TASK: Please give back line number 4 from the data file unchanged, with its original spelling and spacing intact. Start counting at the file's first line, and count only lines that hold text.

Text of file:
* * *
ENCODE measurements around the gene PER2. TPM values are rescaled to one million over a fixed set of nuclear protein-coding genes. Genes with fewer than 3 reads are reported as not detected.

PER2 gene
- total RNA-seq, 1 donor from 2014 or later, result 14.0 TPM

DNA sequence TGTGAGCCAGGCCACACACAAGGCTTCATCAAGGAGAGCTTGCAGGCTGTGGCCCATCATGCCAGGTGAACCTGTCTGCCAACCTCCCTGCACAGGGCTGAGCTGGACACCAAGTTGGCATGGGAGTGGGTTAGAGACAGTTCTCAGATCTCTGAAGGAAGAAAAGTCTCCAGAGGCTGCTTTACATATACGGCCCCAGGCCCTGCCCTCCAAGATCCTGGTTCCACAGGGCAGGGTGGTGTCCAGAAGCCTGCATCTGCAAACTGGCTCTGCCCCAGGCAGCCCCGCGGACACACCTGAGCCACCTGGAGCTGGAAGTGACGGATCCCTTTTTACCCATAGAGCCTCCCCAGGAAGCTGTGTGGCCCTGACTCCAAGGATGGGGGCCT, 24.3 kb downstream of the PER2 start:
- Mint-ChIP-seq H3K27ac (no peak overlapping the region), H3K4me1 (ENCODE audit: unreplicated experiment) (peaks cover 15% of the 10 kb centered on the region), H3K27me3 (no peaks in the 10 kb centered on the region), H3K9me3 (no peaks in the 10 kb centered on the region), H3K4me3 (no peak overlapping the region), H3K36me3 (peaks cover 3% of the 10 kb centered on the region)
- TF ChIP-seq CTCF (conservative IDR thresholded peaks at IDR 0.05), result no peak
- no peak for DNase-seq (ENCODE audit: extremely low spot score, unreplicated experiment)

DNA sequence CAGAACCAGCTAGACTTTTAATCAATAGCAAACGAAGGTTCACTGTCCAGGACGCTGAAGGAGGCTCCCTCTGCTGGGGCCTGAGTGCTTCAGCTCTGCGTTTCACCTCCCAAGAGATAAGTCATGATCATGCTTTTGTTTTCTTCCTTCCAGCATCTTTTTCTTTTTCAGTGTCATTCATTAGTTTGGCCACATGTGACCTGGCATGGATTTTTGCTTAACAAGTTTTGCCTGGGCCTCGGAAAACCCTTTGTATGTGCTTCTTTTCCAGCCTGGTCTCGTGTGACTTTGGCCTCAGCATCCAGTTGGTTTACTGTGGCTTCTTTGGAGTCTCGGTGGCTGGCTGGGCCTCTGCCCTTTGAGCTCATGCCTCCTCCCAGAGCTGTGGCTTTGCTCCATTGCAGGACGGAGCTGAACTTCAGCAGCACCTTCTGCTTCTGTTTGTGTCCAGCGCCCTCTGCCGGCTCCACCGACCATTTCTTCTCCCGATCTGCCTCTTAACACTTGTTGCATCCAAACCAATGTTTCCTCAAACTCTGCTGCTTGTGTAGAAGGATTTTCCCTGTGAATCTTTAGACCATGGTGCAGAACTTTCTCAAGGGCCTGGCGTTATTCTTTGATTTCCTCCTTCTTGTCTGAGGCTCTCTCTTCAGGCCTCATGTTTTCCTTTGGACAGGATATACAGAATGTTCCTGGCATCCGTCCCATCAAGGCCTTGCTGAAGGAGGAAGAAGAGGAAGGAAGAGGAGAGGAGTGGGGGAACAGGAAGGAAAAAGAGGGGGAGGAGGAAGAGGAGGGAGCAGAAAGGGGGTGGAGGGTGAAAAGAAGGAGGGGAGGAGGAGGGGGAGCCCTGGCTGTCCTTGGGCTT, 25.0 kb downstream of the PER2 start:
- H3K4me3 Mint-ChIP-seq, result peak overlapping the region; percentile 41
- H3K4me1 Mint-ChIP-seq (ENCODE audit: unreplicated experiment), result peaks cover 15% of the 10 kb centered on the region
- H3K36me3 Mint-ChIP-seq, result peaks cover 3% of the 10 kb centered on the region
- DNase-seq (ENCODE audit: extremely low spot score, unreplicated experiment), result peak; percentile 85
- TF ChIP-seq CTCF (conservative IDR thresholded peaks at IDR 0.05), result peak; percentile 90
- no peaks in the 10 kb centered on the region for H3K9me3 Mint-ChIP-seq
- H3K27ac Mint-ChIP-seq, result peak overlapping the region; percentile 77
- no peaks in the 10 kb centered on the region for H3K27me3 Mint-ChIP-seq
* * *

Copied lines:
DNA sequence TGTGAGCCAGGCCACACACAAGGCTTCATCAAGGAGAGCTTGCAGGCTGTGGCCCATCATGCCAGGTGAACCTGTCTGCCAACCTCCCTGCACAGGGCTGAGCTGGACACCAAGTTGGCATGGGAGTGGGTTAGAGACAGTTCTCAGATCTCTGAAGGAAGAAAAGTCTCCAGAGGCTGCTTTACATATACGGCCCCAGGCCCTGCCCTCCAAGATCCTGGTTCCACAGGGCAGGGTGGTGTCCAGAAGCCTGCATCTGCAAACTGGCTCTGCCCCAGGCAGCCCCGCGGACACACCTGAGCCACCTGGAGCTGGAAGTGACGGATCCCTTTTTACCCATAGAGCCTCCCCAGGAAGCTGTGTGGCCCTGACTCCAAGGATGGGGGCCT, 24.3 kb downstream of the PER2 start: